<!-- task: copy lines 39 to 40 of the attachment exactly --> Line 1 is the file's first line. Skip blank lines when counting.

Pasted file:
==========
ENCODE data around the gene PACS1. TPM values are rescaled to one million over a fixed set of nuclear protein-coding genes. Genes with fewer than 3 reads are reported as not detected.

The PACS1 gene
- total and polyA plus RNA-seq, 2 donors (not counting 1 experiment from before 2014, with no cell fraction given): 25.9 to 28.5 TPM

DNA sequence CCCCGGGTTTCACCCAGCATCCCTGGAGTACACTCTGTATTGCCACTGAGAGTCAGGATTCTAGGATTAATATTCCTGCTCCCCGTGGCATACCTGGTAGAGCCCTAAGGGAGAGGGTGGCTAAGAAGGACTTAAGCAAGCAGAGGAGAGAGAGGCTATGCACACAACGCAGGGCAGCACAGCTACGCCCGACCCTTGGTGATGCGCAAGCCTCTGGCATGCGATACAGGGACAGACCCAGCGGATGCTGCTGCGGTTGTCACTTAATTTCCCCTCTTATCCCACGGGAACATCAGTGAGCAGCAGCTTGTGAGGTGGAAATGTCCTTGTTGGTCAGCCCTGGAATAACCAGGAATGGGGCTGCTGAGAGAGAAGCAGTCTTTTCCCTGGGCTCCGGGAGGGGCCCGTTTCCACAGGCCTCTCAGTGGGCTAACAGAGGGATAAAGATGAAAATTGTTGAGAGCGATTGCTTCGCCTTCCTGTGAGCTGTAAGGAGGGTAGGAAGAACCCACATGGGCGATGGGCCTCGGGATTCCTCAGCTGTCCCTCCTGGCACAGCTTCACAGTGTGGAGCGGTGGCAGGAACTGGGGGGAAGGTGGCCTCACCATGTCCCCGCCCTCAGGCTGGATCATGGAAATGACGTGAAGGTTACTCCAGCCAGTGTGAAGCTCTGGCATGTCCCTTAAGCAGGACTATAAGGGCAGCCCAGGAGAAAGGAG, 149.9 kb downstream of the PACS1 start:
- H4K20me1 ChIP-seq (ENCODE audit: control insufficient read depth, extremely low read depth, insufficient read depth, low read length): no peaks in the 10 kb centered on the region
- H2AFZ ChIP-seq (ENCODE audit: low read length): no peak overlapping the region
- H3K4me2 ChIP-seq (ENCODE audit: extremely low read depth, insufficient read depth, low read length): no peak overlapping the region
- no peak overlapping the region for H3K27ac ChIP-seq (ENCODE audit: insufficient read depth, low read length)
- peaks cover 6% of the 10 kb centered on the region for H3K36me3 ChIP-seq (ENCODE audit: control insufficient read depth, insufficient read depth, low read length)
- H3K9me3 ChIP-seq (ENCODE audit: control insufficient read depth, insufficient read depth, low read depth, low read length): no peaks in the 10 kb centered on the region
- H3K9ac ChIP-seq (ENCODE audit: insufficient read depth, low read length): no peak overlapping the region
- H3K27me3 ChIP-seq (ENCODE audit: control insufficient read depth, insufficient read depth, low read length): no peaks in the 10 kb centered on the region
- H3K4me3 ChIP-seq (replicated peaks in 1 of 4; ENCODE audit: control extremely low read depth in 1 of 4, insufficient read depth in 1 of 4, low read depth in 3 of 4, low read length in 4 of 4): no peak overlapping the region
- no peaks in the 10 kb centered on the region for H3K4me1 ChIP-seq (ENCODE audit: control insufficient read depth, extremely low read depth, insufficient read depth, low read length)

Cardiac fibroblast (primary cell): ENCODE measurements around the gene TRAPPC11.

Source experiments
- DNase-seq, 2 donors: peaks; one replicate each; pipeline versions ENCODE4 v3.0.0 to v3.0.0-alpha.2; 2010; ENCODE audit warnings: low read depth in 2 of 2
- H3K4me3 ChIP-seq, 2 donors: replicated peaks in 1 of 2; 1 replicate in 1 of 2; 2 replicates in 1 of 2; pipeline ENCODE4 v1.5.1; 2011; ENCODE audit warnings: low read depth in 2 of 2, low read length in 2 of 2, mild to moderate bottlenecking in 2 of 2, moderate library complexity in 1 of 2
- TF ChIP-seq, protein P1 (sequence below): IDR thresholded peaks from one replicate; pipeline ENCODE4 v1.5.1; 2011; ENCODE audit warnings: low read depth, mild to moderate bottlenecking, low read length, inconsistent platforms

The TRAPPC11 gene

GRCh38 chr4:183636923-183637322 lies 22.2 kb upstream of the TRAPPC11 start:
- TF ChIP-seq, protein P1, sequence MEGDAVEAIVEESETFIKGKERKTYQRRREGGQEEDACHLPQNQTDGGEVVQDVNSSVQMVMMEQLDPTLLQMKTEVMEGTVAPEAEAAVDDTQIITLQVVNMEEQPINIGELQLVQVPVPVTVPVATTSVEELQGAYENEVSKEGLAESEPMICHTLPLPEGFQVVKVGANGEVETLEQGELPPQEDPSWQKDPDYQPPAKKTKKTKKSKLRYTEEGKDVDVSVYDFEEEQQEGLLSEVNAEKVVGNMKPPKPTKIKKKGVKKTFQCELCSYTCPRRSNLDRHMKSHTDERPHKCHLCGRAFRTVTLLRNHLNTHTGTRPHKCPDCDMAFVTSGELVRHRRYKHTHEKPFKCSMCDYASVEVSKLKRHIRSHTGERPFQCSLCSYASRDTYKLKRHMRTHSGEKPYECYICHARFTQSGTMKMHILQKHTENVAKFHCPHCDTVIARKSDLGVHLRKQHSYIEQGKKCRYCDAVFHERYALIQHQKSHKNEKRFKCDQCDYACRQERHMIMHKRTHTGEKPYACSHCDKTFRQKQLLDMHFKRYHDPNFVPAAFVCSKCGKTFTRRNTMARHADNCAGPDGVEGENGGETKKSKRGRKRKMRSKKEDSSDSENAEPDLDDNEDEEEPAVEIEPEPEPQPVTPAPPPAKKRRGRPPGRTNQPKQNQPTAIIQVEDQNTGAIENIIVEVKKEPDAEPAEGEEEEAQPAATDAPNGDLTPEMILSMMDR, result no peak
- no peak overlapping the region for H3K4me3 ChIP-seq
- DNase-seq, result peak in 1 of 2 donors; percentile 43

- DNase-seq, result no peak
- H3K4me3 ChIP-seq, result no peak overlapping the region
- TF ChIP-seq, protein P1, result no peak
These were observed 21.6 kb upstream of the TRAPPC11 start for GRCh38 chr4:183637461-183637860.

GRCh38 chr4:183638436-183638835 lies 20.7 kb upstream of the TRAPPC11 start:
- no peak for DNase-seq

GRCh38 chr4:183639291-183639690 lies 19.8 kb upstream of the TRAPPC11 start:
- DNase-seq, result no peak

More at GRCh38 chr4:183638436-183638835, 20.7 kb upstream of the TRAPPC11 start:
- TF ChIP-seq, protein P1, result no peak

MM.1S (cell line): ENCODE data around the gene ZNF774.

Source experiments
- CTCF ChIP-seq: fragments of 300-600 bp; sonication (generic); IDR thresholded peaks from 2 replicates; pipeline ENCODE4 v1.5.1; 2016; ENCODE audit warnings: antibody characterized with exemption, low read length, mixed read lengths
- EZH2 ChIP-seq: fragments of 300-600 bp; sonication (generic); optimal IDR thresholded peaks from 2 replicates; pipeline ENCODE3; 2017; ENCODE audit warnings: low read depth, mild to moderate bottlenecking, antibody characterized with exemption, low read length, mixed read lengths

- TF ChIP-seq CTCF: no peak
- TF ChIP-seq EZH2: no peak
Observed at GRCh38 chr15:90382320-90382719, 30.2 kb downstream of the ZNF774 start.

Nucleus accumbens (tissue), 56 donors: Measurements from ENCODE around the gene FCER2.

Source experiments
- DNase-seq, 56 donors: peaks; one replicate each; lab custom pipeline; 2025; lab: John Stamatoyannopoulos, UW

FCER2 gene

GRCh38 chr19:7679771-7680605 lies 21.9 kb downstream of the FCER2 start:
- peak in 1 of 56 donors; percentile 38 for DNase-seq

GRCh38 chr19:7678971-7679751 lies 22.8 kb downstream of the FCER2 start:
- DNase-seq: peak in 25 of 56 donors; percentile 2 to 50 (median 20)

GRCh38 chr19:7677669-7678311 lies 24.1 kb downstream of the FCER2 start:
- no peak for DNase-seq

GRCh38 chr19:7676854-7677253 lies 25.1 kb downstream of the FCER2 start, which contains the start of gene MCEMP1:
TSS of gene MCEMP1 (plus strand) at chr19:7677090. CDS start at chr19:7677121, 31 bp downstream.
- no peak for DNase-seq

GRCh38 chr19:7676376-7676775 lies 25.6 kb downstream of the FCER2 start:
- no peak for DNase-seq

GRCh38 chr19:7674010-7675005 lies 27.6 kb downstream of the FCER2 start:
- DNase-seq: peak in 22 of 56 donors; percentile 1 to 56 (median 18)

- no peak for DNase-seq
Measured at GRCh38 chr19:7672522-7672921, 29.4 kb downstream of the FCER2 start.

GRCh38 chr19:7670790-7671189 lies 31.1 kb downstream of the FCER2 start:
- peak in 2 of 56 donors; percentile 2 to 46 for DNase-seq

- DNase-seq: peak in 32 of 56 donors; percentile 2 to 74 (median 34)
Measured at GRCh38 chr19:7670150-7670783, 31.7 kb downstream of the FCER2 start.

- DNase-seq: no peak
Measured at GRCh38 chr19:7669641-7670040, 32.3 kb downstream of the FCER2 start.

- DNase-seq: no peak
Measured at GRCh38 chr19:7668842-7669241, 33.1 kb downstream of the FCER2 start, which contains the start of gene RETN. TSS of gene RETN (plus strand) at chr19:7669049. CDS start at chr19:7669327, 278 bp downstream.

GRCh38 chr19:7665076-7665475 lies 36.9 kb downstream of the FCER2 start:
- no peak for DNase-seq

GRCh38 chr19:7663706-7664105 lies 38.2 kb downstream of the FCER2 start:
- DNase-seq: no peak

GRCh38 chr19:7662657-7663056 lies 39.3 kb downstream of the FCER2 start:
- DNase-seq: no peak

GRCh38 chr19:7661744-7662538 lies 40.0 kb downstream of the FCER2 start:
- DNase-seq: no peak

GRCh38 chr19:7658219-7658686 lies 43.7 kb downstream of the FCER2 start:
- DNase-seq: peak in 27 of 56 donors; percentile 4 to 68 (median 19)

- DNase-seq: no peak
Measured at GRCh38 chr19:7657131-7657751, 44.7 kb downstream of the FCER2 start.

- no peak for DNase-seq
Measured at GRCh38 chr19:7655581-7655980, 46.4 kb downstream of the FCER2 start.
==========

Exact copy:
- TF ChIP-seq CTCF: no peak
- TF ChIP-seq EZH2: no peak